Baltimore City Paper
From 1992-1995, I was a part-time reporter and editor for the Baltimore City Paper during Sono Motoyama’s editorship. While I began writing about city politics and crime, I eventually became the publication’s first dance critic, a position that then passed to a truly wonderful, pathbreaking writer named Chris Dohse (check out his writing here and here about NYC concert dance) on my recommendation when I left the city to move to Columbus, Ohio. During this period, my dear friend, the late Dawn C. Culbertson and I were the most prolific reporters on the business and the art of performance in the greater Baltimore area.
Philadelphia City Paper (and beyond)
Since 1990, as a journalist, I have gravitated to five main beats (or areas of interest): 1. urban crime; 2. education; 3. performing arts (especially dance); 4. health; and 5. gender and sexuality.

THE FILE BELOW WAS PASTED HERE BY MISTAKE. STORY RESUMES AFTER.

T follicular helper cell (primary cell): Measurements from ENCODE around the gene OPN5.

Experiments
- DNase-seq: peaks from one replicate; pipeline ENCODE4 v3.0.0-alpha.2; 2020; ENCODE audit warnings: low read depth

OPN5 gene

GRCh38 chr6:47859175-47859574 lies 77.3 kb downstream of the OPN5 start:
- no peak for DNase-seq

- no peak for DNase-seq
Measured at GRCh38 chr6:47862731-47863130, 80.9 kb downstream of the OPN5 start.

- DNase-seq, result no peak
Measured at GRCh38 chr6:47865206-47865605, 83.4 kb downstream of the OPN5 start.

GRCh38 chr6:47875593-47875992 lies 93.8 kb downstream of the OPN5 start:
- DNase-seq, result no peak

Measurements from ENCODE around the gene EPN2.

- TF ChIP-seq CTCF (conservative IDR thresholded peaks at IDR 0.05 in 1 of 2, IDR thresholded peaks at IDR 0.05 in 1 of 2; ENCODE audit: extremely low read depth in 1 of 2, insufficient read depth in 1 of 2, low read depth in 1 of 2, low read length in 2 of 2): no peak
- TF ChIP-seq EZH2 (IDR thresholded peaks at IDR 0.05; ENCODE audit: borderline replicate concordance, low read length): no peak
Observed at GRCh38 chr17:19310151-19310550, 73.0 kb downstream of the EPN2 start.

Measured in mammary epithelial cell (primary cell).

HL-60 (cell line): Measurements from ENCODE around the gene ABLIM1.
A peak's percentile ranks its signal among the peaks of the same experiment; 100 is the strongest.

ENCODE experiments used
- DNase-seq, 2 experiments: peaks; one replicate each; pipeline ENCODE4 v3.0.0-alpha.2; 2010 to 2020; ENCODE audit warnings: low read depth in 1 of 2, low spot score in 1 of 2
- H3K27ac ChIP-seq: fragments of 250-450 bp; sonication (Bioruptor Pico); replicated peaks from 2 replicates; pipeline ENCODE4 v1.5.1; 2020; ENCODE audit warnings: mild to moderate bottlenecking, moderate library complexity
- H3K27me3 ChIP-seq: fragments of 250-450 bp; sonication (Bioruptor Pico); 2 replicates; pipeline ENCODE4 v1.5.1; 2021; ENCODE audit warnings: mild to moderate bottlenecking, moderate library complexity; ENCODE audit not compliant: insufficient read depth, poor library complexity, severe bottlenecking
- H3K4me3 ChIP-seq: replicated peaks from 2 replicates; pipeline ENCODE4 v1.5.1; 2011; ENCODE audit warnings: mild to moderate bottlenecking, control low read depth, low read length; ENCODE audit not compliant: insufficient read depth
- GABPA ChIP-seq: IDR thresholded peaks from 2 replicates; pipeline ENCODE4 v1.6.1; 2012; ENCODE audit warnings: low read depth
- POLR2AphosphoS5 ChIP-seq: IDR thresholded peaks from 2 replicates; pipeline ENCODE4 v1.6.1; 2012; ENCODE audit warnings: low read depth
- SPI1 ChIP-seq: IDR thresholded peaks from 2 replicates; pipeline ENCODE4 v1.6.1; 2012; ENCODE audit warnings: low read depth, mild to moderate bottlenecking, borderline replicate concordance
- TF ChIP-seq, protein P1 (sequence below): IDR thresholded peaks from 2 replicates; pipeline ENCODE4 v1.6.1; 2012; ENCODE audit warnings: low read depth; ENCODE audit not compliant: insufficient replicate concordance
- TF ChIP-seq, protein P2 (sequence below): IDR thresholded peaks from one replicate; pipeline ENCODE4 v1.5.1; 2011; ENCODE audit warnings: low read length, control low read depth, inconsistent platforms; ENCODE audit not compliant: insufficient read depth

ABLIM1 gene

I feel very blessed to have written for great alternative publications in the Mid-Atlantic region long before standout journalists like the late David Carr made it an honor to be an alternative journalist. David began his work writing and editing for the Twin Cities Reader, Washington City Paper, and other non-mainstream publications outside of New York City.
Only one year apart in age, Bill Urban and David Carr were friends and allies in the national alternative journalism world. As his national profile grew in the middle 1990s, I lost contact with David after Bill died. During that period, so many journalists and writers that I knew were dying of AIDS or drug abuse. Or, we were being laid off as payment for alternative journalism waned. In 1991, David gave me three of the best points of feedback that I have ever heard about being a journalist outside of the mainstream (and here I paraphrase):